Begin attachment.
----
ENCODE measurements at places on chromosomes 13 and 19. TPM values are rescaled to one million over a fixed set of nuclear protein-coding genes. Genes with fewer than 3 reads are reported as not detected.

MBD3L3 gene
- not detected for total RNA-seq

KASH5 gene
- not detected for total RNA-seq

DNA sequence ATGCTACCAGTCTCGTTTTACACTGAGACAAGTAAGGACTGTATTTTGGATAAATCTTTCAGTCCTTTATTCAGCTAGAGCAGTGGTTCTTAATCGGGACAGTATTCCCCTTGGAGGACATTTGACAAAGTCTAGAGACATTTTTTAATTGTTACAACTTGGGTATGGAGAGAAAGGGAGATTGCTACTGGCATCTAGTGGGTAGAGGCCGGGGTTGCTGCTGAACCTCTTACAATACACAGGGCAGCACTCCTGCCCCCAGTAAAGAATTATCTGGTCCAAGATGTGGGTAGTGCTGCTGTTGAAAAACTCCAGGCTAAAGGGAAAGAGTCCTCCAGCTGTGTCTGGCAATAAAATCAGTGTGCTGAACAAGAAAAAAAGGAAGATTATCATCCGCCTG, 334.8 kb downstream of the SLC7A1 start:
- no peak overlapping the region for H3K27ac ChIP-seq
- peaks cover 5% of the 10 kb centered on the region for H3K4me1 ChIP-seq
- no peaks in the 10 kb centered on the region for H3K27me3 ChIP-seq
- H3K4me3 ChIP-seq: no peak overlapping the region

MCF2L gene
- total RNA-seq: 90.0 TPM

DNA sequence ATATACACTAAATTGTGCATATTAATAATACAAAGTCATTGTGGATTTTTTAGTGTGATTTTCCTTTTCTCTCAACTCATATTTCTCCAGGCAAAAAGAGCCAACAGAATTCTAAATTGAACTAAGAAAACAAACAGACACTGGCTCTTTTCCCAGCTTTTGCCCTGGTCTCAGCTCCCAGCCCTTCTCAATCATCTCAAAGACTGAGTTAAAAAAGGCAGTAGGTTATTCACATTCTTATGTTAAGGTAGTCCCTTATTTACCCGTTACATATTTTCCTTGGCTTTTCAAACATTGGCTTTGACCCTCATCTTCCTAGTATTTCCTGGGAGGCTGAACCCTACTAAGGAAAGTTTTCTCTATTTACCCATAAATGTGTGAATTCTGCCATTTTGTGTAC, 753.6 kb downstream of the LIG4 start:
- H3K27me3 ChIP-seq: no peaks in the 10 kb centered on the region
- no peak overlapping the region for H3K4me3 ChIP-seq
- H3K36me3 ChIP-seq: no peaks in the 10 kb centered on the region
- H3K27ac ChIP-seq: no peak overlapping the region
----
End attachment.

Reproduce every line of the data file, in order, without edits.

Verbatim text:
ENCODE measurements at places on chromosomes 13 and 19. TPM values are rescaled to one million over a fixed set of nuclear protein-coding genes. Genes with fewer than 3 reads are reported as not detected.

MBD3L3 gene
- not detected for total RNA-seq

KASH5 gene
- not detected for total RNA-seq

DNA sequence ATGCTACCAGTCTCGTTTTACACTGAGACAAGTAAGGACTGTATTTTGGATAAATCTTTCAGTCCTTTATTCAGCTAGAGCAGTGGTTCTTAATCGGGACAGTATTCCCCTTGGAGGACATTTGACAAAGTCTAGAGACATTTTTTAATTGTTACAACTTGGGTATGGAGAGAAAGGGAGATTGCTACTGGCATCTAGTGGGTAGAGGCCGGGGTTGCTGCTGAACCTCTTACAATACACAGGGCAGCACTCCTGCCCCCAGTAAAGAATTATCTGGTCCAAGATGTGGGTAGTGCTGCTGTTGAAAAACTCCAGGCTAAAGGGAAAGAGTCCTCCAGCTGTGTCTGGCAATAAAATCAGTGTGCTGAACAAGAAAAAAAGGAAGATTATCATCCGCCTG, 334.8 kb downstream of the SLC7A1 start:
- no peak overlapping the region for H3K27ac ChIP-seq
- peaks cover 5% of the 10 kb centered on the region for H3K4me1 ChIP-seq
- no peaks in the 10 kb centered on the region for H3K27me3 ChIP-seq
- H3K4me3 ChIP-seq: no peak overlapping the region

MCF2L gene
- total RNA-seq: 90.0 TPM

DNA sequence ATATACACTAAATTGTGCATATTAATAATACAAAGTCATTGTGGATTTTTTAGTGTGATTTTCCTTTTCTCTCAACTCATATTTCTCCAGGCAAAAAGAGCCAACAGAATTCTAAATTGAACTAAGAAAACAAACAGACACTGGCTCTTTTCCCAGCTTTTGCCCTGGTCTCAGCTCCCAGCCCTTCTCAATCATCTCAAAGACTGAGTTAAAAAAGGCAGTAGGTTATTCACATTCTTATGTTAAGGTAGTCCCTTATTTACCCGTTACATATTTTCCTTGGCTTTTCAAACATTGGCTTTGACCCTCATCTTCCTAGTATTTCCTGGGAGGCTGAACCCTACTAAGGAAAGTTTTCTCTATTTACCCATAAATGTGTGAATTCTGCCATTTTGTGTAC, 753.6 kb downstream of the LIG4 start:
- H3K27me3 ChIP-seq: no peaks in the 10 kb centered on the region
- no peak overlapping the region for H3K4me3 ChIP-seq
- H3K36me3 ChIP-seq: no peaks in the 10 kb centered on the region
- H3K27ac ChIP-seq: no peak overlapping the region